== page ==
[PLEASE NOTE: DUE TO UNFAIR AND DASTARDLY UNDERMINING BY MISSOURI STATE AUTHORITIES, MORNINGLAND DAIRY HAS BEEN FORCED TO CEASE PRODUCTION, RECALL HEALTHFUL PRODUCT, & CEASE SELLING OUR PRESENT AGED CHEESE. SEE "RECALL INFO/COURT ACTION".]
We will start out in the dairy barn.
The bulk tank room at milking time. You can see the line is in the tank and we are ready to go.
We are milking 70+ cows at this point. Holstein and Holstein/Jersey.
Some of the cows being milked. As you can see, the smaller Jerseys get along very well with the large
Five days a week the cow milk is pumped from the bulk tank, down to the cheese house where it will be made
into raw milk cheddar and Colby cheeses. Twice a week goat milk is delivered from our two local suppliers
and on those days we make raw goat cheddar and Colby.
The milk is pumped directly into the sanitized cheese vat where it is slowly warmed by hot water that
is circulated under the floor of the vat. Milk is heated to 86 degrees. Machine-driven paddles are
used to stir the milk and insure even heating.
Upon reaching proper temperature, starter is added. After a certain period of start time (which varies
depending on which starter we use), vegetable rennet, which is diluted in cold water, is then added.
The paddles briefly stir in the rennet and then are removed. The milk begins to set up (gel.) When
the milk is fully set up it is time to cut the curd. Two harps are used to cut the curd, a horizontal
and a vertical.
Here you can see the curds as they begin to separate from the whey.
Paddles are put back in because it is time to heat and stir. Being a raw milk cheese, it is only warmed to
100 degrees or less (100 in the case of cheddar, less if it is Colby or goat cheeses). During this process the
cheese maker uses a rubber scraper to prevent the curd from sticking to the bottom of the vat.
After reaching the desired temperature, the heat is turned off. The paddles will stir for a total of 90
minutes. The paddles are then removed and laid aside. The process of draining the whey then begins. Up
until this point, the process is the same for Colby and cheddar. Since we are making cheddar today, the
following applies to the making of our cheddar cheese.
The cheese maker uses the rubber scraper to divide the cheese in half on either side of the vat, allowing
extra whey to drain and then he uses a knife to cut the curd into approximately 10”x 10” squares. These
squares will be alternately flipped and flipped/stacked for two hours. At the end of this process, the
whey that continues to drain from the curd should test to a certain acidity, the curd becomes shiny and
its texture becomes firmer.
The cheddaring process is complete and its time to introduce the cumbersome cutting machine we fondly
dubbed, “Ironman”. Ironman is placed over the vat and the cutting begins.
All the curd is now chopped and Ironman is removed and cleaned.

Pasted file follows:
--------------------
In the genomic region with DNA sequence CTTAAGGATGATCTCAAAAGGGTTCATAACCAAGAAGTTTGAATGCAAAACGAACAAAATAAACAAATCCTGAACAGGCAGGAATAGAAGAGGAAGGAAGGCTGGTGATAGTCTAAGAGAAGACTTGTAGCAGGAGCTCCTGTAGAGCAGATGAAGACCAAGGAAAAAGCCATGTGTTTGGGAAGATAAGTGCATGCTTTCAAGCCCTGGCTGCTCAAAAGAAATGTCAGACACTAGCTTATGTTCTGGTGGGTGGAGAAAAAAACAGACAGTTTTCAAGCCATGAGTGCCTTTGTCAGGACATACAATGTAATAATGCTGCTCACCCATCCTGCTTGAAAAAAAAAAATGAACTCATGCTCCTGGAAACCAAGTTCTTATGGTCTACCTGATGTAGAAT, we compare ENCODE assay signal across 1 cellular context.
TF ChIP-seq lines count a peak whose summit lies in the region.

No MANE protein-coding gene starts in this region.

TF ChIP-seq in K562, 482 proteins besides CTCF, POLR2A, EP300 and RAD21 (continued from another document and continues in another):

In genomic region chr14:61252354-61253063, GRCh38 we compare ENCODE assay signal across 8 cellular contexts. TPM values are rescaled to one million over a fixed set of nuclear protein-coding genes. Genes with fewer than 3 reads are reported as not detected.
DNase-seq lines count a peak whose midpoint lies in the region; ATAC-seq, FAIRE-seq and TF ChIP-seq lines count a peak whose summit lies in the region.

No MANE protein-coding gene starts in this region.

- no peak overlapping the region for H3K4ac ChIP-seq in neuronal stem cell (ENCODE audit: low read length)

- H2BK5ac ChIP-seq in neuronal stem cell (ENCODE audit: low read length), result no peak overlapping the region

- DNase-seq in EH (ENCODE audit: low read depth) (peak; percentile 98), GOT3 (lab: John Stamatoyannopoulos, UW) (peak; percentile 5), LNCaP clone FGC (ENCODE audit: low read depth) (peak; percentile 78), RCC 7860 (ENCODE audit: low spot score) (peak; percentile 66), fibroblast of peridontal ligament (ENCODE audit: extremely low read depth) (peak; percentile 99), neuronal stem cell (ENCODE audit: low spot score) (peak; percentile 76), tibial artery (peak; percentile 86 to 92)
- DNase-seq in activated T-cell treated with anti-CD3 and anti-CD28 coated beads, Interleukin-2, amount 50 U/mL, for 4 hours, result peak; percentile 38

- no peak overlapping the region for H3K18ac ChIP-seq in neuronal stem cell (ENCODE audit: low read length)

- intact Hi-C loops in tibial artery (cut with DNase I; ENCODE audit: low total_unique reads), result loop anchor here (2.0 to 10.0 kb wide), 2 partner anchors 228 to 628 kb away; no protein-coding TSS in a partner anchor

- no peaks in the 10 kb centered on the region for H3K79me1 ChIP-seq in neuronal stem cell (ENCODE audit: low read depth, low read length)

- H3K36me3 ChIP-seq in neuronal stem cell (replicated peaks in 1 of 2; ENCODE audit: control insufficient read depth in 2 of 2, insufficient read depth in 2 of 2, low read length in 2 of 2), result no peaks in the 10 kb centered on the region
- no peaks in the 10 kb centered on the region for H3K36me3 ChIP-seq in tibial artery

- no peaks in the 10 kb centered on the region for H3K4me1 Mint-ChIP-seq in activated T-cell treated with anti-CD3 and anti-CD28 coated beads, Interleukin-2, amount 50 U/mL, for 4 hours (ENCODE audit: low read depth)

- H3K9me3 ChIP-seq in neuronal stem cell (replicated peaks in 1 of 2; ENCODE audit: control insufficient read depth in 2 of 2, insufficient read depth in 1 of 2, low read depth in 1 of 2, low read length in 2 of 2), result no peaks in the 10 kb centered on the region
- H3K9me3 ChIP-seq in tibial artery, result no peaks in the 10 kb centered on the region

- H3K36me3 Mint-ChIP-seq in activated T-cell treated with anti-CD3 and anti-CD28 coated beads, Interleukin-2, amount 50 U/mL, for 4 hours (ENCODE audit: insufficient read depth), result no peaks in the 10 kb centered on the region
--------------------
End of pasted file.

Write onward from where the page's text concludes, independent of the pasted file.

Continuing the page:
Machine-driven stirrers are now attached to stir the curd as we prepare to salt it and drain even more whey.
Salt is added and stirred in, stirrers are stopped and the curd is parted to either side of vat for draining.
Salting helps release the whey. The salting, stirring and draining process is done three times.
The last time the curds are divided to drain, it is time to begin scooping the curd into the forms, which
have been lined with cheesecloth-like material (called “bandages.”).
The bandages are folded across the top of the curd.
The lids are placed on top, the form is turned on its side and a handyman jack is then used to begin
pressing the forms.
Once the jack has begun pressing the cheese forms, the cheese maker stops to remove the spacer pins
that allow the molds to adjust down as the cheese is pressed.
The cheesemaker then tightens the jack as far as it will go. As the cheese compresses, the jack will be
tightened several more times.
The cheese will remain in the press for 6 to 18 hours. Then it will be removed, bagged, vacuum-sealed,
boxed, weighed, dated, and then refrigerated in the cheese storage room for at least 60 days.
Bagging the fresh 40 lb. blocks of cheddar.
Vacuum-sealing the fresh cheddar.
The cheese storage room, where the cheese is aged for at least 60 days, is kept at a temperature of
At the end of the aging process the cheese, weighing approximately 40-43 lbs, can be taken to the
cutting/packaging room. It will be cut into ½ lb., 1 lb., 5 lb., 10 lb, , 20 lb or left in its 40 lb size,
depending on our customers’ needs. Cutting/packaging room:
Block of aged cheddar:
1 lb., 5 lb. and 10 lb. pieces (or “Cheesehenge” as we like to call it.)
The pieces are then bagged, labeled and weighed.
Our goat cheese. We have given it a separate name: Ozark Hill Farms.
The bagged cheese is then vacuum-sealed:
Packed in insulated boxes, our delicious cheese is shipped all over the United States via UPS.
Thank you for taking our tour!